Protecting Small Streams and Wetlands Currently At-Risk

The Clean Water Act (CWA) was intended to protect all of our waters – from the smallest streams to the mightiest rivers. And for 30 years, that’s how the law was interpreted.

In recent years, however, Supreme Court decisions and subsequent agency guidance have jeopardized protections for over half of our streams that provide drinking water to 117 million Americans and removed protections for 20 million acres of wetlands.

Problem

Since a 2001 Supreme Court decision (the SWANCC case), protections under the Clean Water Act have been narrowed. Following an overbroad 2003 Environmental Protection Agency (EPA) policy interpreting this ruling, many waters are no longer considered covered under the scope of the Clean Water Act, leaving many small streams and wetlands in jeopardy and vulnerable to destruction and pollution. Because small streams make up approximately 80% of stream miles in a drainage network, protecting small streams and wetlands is critical for downstream clean water, flood protection, nutrient retention, and healthy wildlife habitat.

In 2006, the Supreme Court handed down a splintered decision in two cases (Rapanos v. United States and Carabell v. United States) that asked the Court to narrow the Clean Water Act’s coverage in an attempt to allow discharges of toxic chemicals, sewage, and other pollutants into a great majority of the nation’s streams and wetlands. The confusing outcome from the Court has led to much uncertainty about what waters are protected, potentially affecting millions of acres of wetlands and a majority of the nation’s stream miles.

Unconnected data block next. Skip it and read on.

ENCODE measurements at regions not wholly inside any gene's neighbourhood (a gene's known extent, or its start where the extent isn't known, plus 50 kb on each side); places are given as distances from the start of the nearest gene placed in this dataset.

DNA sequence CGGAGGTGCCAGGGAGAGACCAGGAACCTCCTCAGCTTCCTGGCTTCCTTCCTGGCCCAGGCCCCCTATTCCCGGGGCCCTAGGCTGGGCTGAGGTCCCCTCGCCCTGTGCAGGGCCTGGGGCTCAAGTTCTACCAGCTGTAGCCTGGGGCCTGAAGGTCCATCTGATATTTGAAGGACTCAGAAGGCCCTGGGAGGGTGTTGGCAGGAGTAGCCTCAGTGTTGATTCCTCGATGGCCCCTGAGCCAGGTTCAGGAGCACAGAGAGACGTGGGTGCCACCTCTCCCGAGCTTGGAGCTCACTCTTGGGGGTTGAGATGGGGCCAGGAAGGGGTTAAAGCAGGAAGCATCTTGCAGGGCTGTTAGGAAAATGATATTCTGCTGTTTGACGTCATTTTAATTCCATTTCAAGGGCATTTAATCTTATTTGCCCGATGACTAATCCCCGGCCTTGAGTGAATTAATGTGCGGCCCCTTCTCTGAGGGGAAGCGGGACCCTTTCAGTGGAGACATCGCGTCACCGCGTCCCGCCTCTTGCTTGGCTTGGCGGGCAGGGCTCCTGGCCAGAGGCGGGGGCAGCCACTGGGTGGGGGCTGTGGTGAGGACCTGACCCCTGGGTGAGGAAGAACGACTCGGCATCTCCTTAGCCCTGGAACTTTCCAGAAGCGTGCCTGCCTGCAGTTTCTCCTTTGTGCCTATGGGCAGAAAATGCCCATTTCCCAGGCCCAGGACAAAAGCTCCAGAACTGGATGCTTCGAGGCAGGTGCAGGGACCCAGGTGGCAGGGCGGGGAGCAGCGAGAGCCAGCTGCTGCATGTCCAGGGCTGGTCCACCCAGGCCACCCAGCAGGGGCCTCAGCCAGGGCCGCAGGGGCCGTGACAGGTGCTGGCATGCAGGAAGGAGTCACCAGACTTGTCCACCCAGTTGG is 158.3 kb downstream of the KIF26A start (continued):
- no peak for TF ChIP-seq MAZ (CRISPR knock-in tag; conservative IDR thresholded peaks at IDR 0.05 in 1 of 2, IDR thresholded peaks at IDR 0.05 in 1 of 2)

Some federal courts are using the decision to justify stripping protections from small streams. The current and unnecessarily narrow guidance places a huge burden on EPA and the Army Corps of Engineers’ field staff who must evaluate permit applications, to repeatedly prove what we already know scientifically – that small streams and wetlands are integrally linked to the health of downstream waters – as a prerequisite for stream protection. This also ignores the Rapanos ruling that directed agencies to look at the cumulative impacts of destroying small streams on downstream water quality and flooding. Only two years after the Rapanos decision, it was revealed that the EPA’s enforcement of Clean Water Act cases has also declined dramatically [PDF] as a result of these Court cases. The current lack of clarity in where the Clean Water Act applies has also led to uncertainty for businesses requiring permitting, thereby delaying construction and other activities where Clean Water Act permits are needed. 

Solution Needed

To remedy these problems and protect clean water, the longstanding and broad scope of protection as originally intended by Congress should be restored.  Legislative attempts have failed in recent years, but short of legislation there are other opportunities to better protect our waters. The Obama Administration has proposed Guidance to clarify, under existing law, how the scope of the CWA is determined as a step towards enhancing protection for streams and wetlands. Over 200,000 comments have been received on the Guidance, the majority of which were supportive.

There is also robust support in the scientific community given the critical linkages between small streams and clean water.   Scientists have long researched the importance of small streams and documented their importance within landscape and aquatic ecosystems as well for downstream communities. The impact to drinking water for communities nationwide is critical as almost two-thirds of our drinking water comes from rivers. Los Angeles, for example, passed a resolution supporting the Guidance and a rulemaking due to the importance of small streams for clean and reliable water.

The Administration must act to finalize this Guidance and then move to a rulemaking to better define what waters are protected that would go even further towards restoring critical protections to the small streams and wetlands that are vital to the health of our nation’s rivers and the protection of our safe, clean drinking water supplies. Unfortunately, even the small steps needed to clarify the scope of the CWA through a guidance are being opposed by some in Congress.

Resources